“Fortunately, the Bryn Mawr Special Collections owns a book with an illustration that captures exactly the kind of mapping that I am talking about,” said Gallup-Díaz, whose presentation coincided with a Canaday Library exhibit, Mapping New Worlds: the Cartography of European Exploration and Colonization, 1450-1750, which opened this spring.
He displayed a print from Caspar Plautius’s Nova Typis Transacta Navigatio of 1621, which depicts St. Brendan performing Easter Mass on the back of Iasconus. “The scene of the Easter Mass celebrated by Saints Brendan and Malo on the back of the great whale Iasconus overwhelms the map, graphically conveying to the viewer a powerful message: it was the intertwining of religious devotion, mastery over the seas and nature, and divine providence that enabled Europeans to ‘discover’ and conquer the New World.”
Gallup-Díaz’s lecture included discussion of one of the most important influences on cartographic colonialism of the time, Dr. John Dee, a Welsh intellectual living in London, who imagined a pre-Colombian, 12th century British empire in America.
Samantha Walker Craig ’90, Alexander Craig, and Rhys Carpenter Professor Emerita of Classical and Near Eastern Archaeology Brunilde Sismondo Ridgway, Ph.D. ’58.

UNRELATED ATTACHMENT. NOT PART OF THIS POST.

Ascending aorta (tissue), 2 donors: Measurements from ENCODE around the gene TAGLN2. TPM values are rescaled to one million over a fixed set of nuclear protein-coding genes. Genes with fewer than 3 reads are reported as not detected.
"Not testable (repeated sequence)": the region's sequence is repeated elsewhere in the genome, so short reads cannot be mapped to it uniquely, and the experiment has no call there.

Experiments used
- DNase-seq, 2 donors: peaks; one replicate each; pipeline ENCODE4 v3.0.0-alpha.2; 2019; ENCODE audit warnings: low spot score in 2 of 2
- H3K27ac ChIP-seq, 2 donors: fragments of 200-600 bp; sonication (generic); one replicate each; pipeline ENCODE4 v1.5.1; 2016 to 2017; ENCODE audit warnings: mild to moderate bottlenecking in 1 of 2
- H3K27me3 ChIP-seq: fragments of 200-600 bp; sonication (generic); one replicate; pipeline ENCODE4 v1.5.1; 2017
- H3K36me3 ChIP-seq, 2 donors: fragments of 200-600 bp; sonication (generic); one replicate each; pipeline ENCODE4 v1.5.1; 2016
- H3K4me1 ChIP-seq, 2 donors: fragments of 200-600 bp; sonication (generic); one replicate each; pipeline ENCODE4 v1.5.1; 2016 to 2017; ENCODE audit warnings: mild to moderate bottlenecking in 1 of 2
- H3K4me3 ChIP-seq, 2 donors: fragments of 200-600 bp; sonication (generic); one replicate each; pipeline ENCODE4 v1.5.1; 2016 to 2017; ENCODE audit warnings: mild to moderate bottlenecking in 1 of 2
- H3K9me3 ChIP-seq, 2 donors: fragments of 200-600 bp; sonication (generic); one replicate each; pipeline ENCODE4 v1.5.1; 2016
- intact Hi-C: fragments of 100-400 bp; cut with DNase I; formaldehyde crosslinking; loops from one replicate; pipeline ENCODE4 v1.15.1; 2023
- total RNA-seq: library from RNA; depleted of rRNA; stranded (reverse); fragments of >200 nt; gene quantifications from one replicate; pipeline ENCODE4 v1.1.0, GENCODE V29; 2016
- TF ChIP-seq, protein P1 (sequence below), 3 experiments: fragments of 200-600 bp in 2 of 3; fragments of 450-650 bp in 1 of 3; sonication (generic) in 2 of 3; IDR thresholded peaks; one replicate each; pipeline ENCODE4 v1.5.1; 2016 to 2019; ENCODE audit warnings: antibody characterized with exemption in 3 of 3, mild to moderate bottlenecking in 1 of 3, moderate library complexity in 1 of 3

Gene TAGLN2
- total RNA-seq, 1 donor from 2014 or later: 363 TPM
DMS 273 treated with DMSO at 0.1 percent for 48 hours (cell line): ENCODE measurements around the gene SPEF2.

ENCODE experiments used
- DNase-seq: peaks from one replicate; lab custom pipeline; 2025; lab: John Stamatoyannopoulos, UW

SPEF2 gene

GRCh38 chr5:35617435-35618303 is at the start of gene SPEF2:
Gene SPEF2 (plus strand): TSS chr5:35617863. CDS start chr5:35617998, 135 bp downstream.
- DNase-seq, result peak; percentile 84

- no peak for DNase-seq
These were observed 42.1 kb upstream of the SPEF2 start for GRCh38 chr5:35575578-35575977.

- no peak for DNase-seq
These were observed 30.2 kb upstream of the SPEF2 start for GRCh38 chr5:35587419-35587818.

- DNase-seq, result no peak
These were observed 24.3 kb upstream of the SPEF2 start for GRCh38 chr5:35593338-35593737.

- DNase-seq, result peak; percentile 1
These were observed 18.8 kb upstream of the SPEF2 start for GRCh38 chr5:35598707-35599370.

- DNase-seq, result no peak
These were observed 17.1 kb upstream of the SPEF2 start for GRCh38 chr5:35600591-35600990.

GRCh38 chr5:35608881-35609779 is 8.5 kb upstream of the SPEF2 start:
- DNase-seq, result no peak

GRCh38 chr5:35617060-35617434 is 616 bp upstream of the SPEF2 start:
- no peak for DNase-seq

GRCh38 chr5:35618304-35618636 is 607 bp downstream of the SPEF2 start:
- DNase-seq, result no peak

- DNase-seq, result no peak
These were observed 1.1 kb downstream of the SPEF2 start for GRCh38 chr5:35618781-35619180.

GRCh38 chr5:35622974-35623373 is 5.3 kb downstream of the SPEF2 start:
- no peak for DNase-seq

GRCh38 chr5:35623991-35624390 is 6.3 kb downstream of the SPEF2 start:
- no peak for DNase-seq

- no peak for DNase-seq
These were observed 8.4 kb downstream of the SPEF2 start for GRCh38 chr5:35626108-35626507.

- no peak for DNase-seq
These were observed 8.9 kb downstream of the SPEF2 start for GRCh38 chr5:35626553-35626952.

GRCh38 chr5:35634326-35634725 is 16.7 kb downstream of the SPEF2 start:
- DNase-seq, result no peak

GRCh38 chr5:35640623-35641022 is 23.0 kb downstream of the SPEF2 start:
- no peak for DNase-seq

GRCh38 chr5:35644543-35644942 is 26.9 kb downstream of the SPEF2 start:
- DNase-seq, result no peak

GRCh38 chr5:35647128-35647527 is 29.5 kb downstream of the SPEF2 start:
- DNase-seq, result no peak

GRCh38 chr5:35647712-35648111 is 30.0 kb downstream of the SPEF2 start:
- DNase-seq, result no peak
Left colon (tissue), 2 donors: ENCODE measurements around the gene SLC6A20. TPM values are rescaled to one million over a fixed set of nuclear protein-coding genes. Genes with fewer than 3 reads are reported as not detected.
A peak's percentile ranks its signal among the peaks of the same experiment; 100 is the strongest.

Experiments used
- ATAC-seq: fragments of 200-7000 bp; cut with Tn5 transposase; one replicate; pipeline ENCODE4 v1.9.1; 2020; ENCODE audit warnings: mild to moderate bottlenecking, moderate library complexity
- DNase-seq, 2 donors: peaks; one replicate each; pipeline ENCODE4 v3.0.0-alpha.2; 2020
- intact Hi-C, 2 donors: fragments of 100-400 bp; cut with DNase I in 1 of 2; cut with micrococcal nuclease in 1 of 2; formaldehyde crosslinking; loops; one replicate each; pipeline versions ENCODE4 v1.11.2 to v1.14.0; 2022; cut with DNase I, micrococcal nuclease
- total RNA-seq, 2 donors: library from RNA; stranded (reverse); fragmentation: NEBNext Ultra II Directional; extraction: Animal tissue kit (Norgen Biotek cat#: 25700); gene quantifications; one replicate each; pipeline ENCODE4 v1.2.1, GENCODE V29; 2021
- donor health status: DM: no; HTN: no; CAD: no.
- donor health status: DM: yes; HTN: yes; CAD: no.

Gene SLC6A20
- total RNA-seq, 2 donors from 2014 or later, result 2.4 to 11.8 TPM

“Dee’s use of mythical historical figures such as Madoc or King Arthur to buttress a claim to anything would be questionable under present norms of international law,” said Gallup-Díaz. But “Dee clearly felt that his reasoning was irrefutable. He aimed to single-handedly draw back a veil that had occluded the English empire from the gaze of the world.”
Gallup-Díaz went on to tell the tale of how Francis Drake and Walter Ralegh promoted the potential for a future English empire to be built upon a cadre of Indian allies. “Drake and Ralegh described their own interactions with indigenous Americans in an idealized fashion, as a nobler path to empire, one that would avoid the enslavement or destruction of the natives,” he said. “Of course, this kinder, gentler English empire was something that Drake and Ralegh had the luxury of imagining, since neither actually established or managed the day-to-day affairs of a full-scale colonial settlement.”
Interpretations of the maps provide accounts that “can’t be read or interpreted as a ‘fact,’ or even as a fanciful telling of a ‘hidden truth’,” according to Gallup-Díaz. “Rather, the descriptions must be read as chapters in the story of how 16th-century Englishmen described to themselves an empire that existed only in their imaginations.”
In the tradition of May Day, the senior reuning classes, 1940 and 1949, received flowers from members of the Class of 2000.
Return to Fall 2005 Highlights